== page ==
Alzheimer’s Disease

Treatments: Best Practices

The cause of Alzheimer’s disease (AD) is essentially still unknown, although less than 5% of cases can be attributed to genetic mutations that predispose individuals to Alzheimer’s. There is currently no cure for AD, but there are treatments to slow its progression, mprove cognition and quality of life.

Commonly Prescribed Drugs

Donepezil: this drug is an acetylcholinesterase inhibitor (ChEI) marketed under the name Aricept. It acts by inhibiting the enzyme acetylcholinesterase, an enzyme responsible for metabolizing the neurotransmitter acetylcholine. Acetylcholine is vital to thought, memory, decision making and other cognitive processes. Inhibition of acetylcholinesterase causes the concentration of acetylcholine to increase in the brain. This helps improve cognitive ability in a patient with Alzheimer’s.

● Rivastigmine: another ChEI that is marketed under the name Exelon. It acts by the same mechanism as donepezil, although its effects may lessen as the disease progresses as fewer cholinergic neurons remain functionally intact. In addition, in vivo studies have shown that combination with NMDAs such as memantine does not affect its performance as a ChEI.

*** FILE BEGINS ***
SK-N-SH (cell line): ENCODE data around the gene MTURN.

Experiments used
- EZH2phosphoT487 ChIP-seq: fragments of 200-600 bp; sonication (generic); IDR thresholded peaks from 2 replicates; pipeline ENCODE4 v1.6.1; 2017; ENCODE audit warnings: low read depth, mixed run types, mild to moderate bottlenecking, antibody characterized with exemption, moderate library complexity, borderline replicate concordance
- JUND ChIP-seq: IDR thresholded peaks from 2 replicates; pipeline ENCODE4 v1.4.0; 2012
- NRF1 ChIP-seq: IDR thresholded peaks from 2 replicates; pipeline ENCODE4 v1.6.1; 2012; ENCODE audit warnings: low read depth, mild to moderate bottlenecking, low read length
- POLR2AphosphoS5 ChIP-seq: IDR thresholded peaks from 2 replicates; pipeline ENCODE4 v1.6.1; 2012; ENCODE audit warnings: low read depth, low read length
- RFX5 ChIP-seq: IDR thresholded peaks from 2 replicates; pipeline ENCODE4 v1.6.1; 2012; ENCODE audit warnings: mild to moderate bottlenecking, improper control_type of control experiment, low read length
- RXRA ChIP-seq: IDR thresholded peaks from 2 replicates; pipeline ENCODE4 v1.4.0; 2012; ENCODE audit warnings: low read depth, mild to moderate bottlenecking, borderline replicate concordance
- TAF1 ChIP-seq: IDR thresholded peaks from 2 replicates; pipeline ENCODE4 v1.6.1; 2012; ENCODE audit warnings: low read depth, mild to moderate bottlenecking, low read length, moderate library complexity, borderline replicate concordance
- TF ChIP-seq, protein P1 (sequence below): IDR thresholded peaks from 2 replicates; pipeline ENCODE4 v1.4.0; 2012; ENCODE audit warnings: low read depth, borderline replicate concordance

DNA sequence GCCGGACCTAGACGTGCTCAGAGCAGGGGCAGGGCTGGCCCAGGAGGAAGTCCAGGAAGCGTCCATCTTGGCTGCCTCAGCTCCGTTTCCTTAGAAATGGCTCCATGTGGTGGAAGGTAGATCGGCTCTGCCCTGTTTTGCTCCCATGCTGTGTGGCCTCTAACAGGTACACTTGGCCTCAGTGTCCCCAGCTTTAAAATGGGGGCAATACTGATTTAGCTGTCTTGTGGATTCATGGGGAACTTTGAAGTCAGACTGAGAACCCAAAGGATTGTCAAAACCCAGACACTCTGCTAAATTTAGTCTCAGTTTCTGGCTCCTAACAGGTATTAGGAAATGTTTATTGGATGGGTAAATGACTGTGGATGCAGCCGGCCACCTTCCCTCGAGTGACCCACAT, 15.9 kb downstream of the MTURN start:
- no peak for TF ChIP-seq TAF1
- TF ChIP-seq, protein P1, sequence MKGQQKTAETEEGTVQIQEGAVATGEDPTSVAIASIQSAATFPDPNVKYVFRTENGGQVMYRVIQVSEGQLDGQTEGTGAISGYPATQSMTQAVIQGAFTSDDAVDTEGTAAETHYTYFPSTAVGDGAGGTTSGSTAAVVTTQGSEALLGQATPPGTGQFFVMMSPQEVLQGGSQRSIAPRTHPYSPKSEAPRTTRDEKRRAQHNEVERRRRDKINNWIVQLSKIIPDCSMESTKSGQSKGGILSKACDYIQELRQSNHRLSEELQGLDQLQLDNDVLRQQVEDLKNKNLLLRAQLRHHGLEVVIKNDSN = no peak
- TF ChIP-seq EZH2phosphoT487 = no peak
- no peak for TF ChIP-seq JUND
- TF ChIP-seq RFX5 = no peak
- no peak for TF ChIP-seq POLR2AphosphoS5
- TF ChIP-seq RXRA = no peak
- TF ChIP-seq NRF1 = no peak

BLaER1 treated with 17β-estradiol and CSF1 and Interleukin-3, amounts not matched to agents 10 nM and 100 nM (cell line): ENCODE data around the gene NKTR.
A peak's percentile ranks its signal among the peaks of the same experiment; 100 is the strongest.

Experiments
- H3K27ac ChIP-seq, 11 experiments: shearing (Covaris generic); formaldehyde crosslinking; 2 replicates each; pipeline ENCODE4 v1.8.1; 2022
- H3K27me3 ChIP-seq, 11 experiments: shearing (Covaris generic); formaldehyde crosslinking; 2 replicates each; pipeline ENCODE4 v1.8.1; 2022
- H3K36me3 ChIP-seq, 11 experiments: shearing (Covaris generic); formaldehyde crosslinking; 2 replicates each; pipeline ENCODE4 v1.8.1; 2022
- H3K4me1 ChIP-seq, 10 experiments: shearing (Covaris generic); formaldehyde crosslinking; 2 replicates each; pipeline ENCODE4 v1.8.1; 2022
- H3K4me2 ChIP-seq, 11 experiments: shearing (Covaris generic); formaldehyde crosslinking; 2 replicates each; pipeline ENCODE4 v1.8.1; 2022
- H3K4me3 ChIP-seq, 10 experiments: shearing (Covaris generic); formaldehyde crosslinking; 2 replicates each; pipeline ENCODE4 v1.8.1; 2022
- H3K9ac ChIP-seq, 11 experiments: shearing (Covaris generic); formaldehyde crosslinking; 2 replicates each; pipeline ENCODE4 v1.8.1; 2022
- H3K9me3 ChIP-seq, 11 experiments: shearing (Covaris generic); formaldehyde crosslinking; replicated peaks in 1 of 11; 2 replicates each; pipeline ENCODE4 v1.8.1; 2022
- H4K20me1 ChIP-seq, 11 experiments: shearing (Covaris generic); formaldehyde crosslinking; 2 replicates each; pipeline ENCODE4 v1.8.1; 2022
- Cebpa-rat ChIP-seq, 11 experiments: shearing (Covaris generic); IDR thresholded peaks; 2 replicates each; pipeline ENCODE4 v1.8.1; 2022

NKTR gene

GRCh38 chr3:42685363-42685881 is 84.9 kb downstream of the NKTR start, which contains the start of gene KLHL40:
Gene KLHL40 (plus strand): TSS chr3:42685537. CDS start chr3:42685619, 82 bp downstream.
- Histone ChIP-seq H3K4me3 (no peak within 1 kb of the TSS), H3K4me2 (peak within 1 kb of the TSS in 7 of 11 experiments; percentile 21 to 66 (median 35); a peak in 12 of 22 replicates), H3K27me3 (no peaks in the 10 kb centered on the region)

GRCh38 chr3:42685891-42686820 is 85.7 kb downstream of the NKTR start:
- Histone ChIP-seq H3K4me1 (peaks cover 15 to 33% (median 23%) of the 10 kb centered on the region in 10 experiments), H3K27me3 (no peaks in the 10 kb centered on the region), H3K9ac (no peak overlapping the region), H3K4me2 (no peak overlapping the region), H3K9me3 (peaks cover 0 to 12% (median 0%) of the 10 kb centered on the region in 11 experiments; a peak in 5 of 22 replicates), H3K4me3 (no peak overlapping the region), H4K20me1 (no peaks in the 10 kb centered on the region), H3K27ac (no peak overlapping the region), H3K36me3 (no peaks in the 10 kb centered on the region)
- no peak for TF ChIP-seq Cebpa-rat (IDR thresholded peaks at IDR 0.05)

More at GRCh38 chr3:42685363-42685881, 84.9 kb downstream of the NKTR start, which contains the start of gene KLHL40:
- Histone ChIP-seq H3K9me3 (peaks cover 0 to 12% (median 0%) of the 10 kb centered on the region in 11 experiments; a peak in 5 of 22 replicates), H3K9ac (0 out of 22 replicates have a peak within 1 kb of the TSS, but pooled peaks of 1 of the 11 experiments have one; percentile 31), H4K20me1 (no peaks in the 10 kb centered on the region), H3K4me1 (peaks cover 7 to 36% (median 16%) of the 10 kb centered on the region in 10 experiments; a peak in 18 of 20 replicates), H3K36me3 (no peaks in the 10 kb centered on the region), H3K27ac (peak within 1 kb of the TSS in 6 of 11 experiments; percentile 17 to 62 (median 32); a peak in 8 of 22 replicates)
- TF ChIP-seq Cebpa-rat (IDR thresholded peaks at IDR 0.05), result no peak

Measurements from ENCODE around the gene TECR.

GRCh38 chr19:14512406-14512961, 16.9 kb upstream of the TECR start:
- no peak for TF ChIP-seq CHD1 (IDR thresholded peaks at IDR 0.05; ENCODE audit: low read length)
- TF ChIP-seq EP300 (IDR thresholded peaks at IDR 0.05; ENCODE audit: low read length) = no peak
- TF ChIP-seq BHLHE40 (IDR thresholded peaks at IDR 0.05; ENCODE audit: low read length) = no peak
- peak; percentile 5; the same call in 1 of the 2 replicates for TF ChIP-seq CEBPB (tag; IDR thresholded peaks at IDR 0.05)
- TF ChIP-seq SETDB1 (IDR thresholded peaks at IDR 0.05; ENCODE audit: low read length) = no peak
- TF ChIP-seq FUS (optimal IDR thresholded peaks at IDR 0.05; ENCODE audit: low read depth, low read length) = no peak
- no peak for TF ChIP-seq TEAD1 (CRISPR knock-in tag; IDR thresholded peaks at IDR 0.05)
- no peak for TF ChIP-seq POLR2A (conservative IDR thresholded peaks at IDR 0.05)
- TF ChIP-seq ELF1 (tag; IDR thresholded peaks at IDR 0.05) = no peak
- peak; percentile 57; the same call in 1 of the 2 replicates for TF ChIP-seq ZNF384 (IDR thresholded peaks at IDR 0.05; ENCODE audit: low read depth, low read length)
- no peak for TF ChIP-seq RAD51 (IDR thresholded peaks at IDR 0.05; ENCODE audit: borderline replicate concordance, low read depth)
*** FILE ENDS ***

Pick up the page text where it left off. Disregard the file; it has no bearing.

Galantamine: a ChEI marketed under the name Razadyne. Very similar to both donepezil and rivastigmine and acts by the same mechanism.

Memantine: this drug is in a class called N-methyl-D-aspartase (NMDA) receptor antagonists. Memantine functions by binding to the NMDA receptor and modulating the concentrations of glutamate. This is an important pathway to modulate since glutamate is involved in long-term potentiation, a process vital to learning and memory, as well as preventing calcium buildup, which can lead to cell death. NMDA receptor agonists are commonly coupled with CHEIs (donepezil) as adjuvants. It is sold under the name Namenda.

Centers of Excellence

● National Institute of Aging – Alzheimer’s Disease Center, 30 centers in 19 states

○ These centers seem to be at the forefront of Alzheimer’s research.

● Mary S. Easton Center for Alzheimer’s Disease Research – UCLA School of Medicine

● Johns Hopkins School of Medicine – Alzheimer’s Disease Research Center


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